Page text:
The numbers indicate the order in which students requested the room. This means that the student with number 1 requested the room before the student with number 2. The numbers are generated using the following statement:
<%# Container.ItemIndex + 1 %>

You will also notice that the <LI> with an ID equal to roomId is marked as hidden. You don't need to embed the roomId with every <LI>, as you will know the roomId before you will reach this page. The <DIV> element, which contains all the <LI>, has a class called block. Let's take a look at all the styles in the next section.

CSS Styles
There are several CSS styles used in this application. Let’s take a look at a few of them.
.block { border: 2px solid #0090DF; background-color: #68BFEF; width: 200px; height: 200px; margin: 10px; overflow:auto; padding:1em 1em 1em 1em; z-index:9999; cursor:move; }

The block style is used for all of the draggable items.
.roomItem { border: 2px solid #0090DF;


background-color: yellow;

The roomItem style is used for the items that are inserted into the room.
.drop { background-color: #e9b96e; border: 3px double #c17d11; width: 300px; height: 300px; margin: 10px; overflow:auto; position:absolute; top: 5px; right: 10%; padding: 1em 0 0 0; }

The drop style is used for the drop zone <DIV> element which, in this case, is a room.

Making Items Draggable and Droppable using JQuery
Let me first post the complete code and then I will explain the code in segments. Collapse
$(document).ready(function(){ $(".block").draggable({helper:'clone'}); $(".drop").droppable({ accept: ".block", activeClass: 'droppable-active', hoverClass: 'droppable-hover', drop: function(ev, ui) { $(ui.draggable).addClass("roomItem"); var lid = ($(ui.draggable).children("li:first")); // gets the username var username = ($(ui.draggable).children("li:first").text()).replace(/[\n\r\t]/g,''); var roomId = $(ui.draggable).children("li:eq(1)").text(); var removeLink = document.createElement("a"); removeLink.innerHTML = "remove"; removeLink.href = "#"; removeLink.onclick = function() { $("#drop1").children().remove("#"+lid[0].id); $(this).remove(); // removes the class $(ui.draggable).removeClass("roomItem");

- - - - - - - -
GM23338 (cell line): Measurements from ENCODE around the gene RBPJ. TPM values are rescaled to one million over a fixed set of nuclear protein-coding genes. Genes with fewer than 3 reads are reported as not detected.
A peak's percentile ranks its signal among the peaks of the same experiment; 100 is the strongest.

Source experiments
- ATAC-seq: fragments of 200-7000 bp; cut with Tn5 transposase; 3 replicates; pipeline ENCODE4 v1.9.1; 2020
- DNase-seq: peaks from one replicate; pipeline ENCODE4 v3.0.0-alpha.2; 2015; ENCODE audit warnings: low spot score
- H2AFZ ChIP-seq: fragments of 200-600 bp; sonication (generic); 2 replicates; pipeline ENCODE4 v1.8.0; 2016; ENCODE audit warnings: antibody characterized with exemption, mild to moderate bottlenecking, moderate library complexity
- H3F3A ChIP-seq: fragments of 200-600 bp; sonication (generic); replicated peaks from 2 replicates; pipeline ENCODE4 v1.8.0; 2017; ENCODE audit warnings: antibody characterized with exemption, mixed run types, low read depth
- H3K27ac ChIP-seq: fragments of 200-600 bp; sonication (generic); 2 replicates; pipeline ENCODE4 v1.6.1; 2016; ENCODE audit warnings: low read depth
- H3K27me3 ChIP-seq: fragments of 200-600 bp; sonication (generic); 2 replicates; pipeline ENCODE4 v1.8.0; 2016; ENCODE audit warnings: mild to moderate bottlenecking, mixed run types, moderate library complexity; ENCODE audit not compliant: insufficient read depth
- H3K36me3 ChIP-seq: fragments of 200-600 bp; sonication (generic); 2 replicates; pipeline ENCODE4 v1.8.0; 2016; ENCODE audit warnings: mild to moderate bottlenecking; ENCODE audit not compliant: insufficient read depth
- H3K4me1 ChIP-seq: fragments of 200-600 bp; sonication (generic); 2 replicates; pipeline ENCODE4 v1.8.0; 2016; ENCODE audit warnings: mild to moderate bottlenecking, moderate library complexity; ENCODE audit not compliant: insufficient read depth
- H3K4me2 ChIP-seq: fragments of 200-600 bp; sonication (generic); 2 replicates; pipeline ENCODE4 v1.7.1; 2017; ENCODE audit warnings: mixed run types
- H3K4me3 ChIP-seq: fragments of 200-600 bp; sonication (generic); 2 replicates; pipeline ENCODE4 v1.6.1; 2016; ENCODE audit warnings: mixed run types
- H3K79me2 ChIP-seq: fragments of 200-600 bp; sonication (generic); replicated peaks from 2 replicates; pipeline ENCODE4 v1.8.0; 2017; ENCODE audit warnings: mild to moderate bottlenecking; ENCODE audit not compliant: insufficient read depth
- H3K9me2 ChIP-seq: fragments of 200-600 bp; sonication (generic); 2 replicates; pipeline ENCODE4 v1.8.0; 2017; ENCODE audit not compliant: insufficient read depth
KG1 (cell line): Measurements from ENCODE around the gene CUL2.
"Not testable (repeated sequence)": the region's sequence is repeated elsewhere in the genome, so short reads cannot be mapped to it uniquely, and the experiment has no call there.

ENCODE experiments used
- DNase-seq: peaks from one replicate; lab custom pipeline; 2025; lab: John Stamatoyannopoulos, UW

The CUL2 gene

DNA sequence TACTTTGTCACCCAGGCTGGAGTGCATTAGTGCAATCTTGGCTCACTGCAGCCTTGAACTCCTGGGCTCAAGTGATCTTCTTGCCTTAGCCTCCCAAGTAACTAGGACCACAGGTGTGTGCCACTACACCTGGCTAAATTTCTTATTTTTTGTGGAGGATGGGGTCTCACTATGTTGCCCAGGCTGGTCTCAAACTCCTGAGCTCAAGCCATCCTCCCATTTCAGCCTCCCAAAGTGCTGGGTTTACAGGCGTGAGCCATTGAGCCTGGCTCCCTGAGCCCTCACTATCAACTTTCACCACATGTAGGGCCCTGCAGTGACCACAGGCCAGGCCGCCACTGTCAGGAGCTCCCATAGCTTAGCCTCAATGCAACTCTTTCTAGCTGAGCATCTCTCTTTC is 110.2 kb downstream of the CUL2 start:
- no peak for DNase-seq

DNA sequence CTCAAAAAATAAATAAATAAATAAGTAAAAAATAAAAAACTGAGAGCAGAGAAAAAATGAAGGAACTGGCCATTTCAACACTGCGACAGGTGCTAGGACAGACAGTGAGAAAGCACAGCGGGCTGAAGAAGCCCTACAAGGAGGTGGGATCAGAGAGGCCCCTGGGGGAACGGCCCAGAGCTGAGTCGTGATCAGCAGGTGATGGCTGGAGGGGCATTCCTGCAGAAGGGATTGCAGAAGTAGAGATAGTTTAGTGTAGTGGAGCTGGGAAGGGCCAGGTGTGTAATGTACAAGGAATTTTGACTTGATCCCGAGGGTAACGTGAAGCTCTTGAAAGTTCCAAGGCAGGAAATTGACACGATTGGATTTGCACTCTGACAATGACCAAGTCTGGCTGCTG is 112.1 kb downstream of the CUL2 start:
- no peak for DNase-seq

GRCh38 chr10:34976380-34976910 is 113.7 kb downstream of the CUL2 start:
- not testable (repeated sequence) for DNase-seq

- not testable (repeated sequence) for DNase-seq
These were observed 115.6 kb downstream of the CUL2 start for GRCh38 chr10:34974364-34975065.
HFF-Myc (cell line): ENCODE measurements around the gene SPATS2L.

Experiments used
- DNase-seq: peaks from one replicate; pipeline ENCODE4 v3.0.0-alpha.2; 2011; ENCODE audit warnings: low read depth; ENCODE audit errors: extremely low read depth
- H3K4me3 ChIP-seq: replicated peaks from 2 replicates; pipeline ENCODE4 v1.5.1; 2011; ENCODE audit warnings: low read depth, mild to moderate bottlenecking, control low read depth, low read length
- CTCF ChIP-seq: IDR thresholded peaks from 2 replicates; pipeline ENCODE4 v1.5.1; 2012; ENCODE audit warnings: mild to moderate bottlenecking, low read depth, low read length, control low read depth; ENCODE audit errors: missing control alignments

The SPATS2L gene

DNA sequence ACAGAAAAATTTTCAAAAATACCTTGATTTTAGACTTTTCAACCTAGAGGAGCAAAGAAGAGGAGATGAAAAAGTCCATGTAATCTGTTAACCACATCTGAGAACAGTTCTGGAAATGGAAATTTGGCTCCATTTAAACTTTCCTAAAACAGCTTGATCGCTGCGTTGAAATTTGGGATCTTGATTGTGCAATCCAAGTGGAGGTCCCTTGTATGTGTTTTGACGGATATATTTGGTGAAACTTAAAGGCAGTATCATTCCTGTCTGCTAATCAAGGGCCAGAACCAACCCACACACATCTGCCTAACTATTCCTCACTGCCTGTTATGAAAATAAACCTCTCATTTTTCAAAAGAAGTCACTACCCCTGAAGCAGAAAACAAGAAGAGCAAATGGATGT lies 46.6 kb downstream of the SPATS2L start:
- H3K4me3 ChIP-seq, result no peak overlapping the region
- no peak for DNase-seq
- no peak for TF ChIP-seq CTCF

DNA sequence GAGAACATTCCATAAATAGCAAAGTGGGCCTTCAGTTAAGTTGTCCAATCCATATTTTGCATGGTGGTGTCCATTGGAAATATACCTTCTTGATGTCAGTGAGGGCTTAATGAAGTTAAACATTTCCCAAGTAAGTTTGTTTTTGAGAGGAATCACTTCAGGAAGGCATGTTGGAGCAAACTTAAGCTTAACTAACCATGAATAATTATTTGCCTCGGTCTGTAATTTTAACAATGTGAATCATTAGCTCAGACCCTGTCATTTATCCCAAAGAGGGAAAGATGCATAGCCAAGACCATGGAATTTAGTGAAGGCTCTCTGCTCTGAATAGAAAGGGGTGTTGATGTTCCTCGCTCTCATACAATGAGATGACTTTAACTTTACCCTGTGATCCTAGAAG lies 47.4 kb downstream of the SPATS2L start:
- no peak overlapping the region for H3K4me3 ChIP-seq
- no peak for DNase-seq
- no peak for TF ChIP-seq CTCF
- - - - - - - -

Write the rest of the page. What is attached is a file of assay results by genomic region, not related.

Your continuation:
// adds the new class $(ui.draggable).addClass("block"); // remove the user session from the database VirtualTutoringRoomWebApps.VirtualRoomService.removeUserFromRoom( username,Number(roomId)); } $(this).append($(ui.draggable).clone().children("li:first").addClass(" roomItem")); $(this).append(removeLink); // add user to the room VirtualTutoringRoomWebApps.VirtualRoomService.addUserToRoom(username,N umber(roomId)); } }); });

Seems complicated! Don't worry; it is not that hard to understand. Let's start with the document.ready function, which is fired when the DOM (Document Object Model) is ready and loaded. To make the element draggable, all you need to do is use the draggable function provided in the JQuery UI API. The function can take different arguments, but we used the name of the class, which in this case is .block. This means, "Make all the elements draggable whose class is .block." The draggable function also takes in the helper. Helpers are used to perform actions on the draggable item. We are using the clone helper, which will create a clone for our draggable item.